Misra P, Maji D, Awasthi A, Pandey SS, Yadav A, Pandey A, et al. Vulnerability of soil microbiome to monocropping of medicinal and aromatic plants and its restoration through intercropping and organic amendments. Front Microbiol. 2019;10:2604.

    Article  Google Scholar 

  3. 3.

    Yang F, Liao D, Wu X, Gao R, Fan Y, Raza MA, et al. Effect of aboveground and belowground interactions on the intercrop yields in maize-soybean relay intercropping systems. Field Crop Res. 2017;203:16–23.

    Article  Google Scholar 

  4. 4.

    Wang R, Sun Z, Zhang L, Yang N, Feng L, Bai W, et al. Border-row proportion determines strength of interspecific interactions and crop yields in maize/peanut strip intercropping. Field Crop Res. 2020;253.

  5. 5.

    Du JB, Han TF, Gai JY, Yong TW, Sun X, Wang XC, Yang F, Liu J, Shu K, Liu WG, et al. Maize-soybean strip intercropping: achieved a balance between high productivity and sustainability. J Integr Agric. 2018;17(4):747–54.

  6. 6.

    Du Q, Zhou L, Chen P, Liu X, Song C, Yang F, et al. Relay-intercropping soybean with maize maintains soil fertility and increases nitrogen recovery efficiency by reducing nitrogen input. Crop J. 2020;8(1):140–52.

    Article  Google Scholar 

  7. 7.

    He Y, Ding N, Shi J, Wu M, Liao H, Xu J. Profiling of microbial PLFAs: implications for interspecific interactions due to intercropping which increase phosphorus uptake in phosphorus limited acidic soils. Soil Biol Biochem. 2013;57:625–34.

    Article  Google Scholar 

  8. 8.

    Sun T, Zhao C, Feng X, Yin W, Gou Z, Lal R, et al. Maize-based intercropping systems achieve higher productivity and profitability with lesser environmental footprint in a water-scarce region of Northwest China. Food Energy Secur. 2020.

  9. 9.

    Zhang D, Lyu Y, Li H, Tang X, Hu R, Rengel Z, et al. Neighbouring plants modify maize root foraging for phosphorus: coupling nutrients and neighbours for improved nutrient-use efficiency. New Phytol. 2019.

  10. 10.

    Gong X, Dang K, Liu L, Zhao G, Lv S, Tian L, Jin F, Feng Y, Zhao Y, Feng B. Intercropping combined with nitrogen input promotes proso millet (Panicum miliaceum L.) growth and resource use efficiency to increase grain yield on the Loess plateau of China. Agric Water Manag 2021, 243.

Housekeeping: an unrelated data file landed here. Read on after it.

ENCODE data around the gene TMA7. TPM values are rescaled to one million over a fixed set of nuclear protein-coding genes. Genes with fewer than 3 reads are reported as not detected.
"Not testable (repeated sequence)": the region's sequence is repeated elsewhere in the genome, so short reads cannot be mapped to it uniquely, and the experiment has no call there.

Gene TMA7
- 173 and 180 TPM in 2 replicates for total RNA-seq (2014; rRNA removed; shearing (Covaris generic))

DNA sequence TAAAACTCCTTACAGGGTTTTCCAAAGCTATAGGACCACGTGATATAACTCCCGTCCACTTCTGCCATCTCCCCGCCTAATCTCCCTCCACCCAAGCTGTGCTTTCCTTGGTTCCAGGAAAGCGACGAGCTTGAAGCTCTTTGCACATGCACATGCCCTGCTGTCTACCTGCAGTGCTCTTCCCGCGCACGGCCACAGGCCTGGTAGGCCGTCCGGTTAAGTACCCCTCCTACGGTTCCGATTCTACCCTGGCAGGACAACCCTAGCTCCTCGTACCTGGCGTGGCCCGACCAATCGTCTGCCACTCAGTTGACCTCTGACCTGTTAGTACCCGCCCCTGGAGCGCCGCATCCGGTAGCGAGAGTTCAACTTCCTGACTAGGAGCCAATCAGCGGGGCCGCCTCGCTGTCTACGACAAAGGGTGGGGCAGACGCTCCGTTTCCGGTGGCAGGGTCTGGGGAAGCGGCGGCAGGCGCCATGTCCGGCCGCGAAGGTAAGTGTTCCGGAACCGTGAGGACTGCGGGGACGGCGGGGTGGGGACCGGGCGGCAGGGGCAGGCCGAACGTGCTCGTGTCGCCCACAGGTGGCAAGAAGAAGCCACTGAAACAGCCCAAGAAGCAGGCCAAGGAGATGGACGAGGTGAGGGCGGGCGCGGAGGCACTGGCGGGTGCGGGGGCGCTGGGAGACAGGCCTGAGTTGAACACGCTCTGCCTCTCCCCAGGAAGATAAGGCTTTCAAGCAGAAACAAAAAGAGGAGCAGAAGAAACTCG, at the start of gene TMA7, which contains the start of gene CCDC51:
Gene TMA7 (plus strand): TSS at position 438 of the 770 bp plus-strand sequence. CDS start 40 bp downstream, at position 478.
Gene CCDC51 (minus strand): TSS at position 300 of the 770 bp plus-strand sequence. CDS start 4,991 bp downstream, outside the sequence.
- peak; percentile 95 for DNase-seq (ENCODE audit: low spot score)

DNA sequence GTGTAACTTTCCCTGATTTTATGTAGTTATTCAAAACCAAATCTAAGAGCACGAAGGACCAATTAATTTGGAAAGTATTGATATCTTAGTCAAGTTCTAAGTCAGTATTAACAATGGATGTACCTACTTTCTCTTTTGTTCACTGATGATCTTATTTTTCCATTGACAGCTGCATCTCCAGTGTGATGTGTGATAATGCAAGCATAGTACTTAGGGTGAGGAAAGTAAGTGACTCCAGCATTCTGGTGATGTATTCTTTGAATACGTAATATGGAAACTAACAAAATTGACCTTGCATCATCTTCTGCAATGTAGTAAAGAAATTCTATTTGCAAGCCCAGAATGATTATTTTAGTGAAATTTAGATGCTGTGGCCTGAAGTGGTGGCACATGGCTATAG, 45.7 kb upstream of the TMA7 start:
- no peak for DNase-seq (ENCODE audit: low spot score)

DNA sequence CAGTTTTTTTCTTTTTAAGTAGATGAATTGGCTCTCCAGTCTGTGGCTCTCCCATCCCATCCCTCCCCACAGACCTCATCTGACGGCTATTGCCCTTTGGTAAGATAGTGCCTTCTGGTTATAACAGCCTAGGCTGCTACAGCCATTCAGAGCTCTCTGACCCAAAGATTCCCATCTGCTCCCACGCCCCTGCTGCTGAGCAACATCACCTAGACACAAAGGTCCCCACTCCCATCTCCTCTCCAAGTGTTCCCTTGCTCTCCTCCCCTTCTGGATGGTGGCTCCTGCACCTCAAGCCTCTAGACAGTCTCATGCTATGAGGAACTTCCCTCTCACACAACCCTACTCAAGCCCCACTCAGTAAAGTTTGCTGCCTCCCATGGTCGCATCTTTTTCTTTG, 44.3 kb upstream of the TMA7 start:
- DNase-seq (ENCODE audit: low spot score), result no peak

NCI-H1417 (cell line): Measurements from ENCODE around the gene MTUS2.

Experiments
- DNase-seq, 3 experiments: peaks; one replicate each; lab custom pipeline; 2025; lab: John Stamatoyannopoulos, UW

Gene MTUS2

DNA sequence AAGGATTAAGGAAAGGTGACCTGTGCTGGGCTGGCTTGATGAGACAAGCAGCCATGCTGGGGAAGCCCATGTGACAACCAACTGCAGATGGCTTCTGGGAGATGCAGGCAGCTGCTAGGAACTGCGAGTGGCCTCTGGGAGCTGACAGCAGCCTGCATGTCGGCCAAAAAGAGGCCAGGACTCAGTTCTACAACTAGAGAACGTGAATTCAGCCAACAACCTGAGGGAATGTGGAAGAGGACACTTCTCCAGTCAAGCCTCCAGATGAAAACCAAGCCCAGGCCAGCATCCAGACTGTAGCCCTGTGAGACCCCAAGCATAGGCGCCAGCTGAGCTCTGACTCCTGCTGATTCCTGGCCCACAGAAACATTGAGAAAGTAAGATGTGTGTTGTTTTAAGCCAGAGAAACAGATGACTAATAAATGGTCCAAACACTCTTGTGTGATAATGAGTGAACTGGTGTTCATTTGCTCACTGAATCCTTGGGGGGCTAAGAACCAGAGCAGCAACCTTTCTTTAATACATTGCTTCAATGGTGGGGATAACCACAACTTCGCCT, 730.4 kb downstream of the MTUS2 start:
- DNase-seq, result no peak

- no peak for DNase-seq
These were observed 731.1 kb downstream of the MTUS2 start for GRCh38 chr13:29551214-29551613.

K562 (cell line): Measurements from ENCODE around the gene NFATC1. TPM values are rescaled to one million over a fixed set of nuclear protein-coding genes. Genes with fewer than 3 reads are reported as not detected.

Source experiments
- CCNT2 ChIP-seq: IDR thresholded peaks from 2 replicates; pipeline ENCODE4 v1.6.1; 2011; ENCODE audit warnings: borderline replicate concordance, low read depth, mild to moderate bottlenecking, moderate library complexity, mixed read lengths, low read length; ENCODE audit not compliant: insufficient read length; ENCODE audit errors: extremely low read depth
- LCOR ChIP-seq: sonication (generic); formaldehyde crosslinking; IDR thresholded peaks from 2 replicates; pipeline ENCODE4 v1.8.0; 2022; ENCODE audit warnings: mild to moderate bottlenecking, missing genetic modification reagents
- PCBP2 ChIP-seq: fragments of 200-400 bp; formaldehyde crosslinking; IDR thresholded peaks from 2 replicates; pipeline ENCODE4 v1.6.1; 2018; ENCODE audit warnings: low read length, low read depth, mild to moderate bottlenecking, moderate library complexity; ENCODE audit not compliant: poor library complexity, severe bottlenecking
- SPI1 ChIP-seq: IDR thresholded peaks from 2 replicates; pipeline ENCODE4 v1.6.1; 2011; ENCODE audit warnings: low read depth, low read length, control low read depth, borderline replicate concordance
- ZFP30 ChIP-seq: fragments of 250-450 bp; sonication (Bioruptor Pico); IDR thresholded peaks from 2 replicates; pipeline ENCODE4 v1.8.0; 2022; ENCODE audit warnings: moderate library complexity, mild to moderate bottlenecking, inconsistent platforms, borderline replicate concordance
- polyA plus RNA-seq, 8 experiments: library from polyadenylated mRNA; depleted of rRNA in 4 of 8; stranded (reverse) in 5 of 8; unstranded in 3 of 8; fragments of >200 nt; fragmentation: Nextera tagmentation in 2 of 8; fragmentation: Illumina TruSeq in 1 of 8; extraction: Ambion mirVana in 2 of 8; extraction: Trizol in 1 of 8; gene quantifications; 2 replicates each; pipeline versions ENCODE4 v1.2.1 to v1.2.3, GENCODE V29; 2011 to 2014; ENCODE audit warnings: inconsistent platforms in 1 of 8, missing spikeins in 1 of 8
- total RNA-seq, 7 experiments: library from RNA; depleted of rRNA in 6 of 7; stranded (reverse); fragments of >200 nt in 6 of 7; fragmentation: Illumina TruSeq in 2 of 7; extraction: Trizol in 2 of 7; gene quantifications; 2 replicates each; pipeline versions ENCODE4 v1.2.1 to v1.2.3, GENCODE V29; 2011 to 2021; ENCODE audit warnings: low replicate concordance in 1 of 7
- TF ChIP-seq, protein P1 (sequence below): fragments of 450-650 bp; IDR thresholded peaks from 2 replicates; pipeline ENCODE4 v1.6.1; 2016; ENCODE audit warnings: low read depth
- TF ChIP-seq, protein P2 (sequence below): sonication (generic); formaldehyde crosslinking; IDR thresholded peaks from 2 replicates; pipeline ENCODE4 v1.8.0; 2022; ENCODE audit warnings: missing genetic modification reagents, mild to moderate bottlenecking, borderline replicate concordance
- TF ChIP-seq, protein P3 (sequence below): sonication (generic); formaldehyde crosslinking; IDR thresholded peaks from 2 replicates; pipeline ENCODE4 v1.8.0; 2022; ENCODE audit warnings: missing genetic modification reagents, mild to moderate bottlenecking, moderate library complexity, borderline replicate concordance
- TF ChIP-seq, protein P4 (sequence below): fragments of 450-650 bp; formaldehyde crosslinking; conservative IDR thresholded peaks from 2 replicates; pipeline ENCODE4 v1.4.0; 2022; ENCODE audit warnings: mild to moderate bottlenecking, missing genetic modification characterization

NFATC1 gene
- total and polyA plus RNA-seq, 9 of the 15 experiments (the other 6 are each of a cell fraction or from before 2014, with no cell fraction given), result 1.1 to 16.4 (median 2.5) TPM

11. 11.

    Fu Zd, Zhou L, Chen P, Du Q, Pang T, Song C, Wang Xc, Liu Wg, Yang Wy, Yong Tw. Effects of maize-soybean relay intercropping on crop nutrient uptake and soil bacterial community. J Integr Agric 2019, 18(9):2006–2018.

  12. 12.

    Zheng B, Zhang X, Chen P, Du Q, Zhou Y, Yang H, et al. Improving maize's N uptake and N use efficiency by strengthening roots' absorption capacity when intercropped with legumes. PeerJ. 2021;9:e11658.

    Article  Google Scholar 

  13. 13.

    Xue Y, Xia H, Christie P, Zhang Z, Li L, Tang C. Crop acquisition of phosphorus, iron and zinc from soil in cereal/legume intercropping systems: a critical review. Ann Bot. 2016;117(3):363–77.

    Article  Google Scholar 

  14. 14.

    Mommer L, Kirkegaard J, van Ruijven J. Root-root interactions: towards a rhizosphere framework. Trends Plant Sci. 2016;21(3):209–17.

    Article  Google Scholar 

  15. 15.

    Jiao N, Wang F, Ma C, Zhang F, Jensen ES. Interspecific interactions of iron and nitrogen use in peanut (Arachis hypogaea L.)-maize (Zea mays L.) intercropping on a calcareous soil. Eur J Agron 2021, 128.

  16. 16.

    Chen J, Arafat Y, Wu L, Xiao Z, Li Q, Khan MA, et al. Shifts in soil microbial community, soil enzymes and crop yield under peanut/maize intercropping with reduced nitrogen levels. Appl Soil Ecol. 2018;124:327–34.

    Article  Google Scholar 

  17. 17.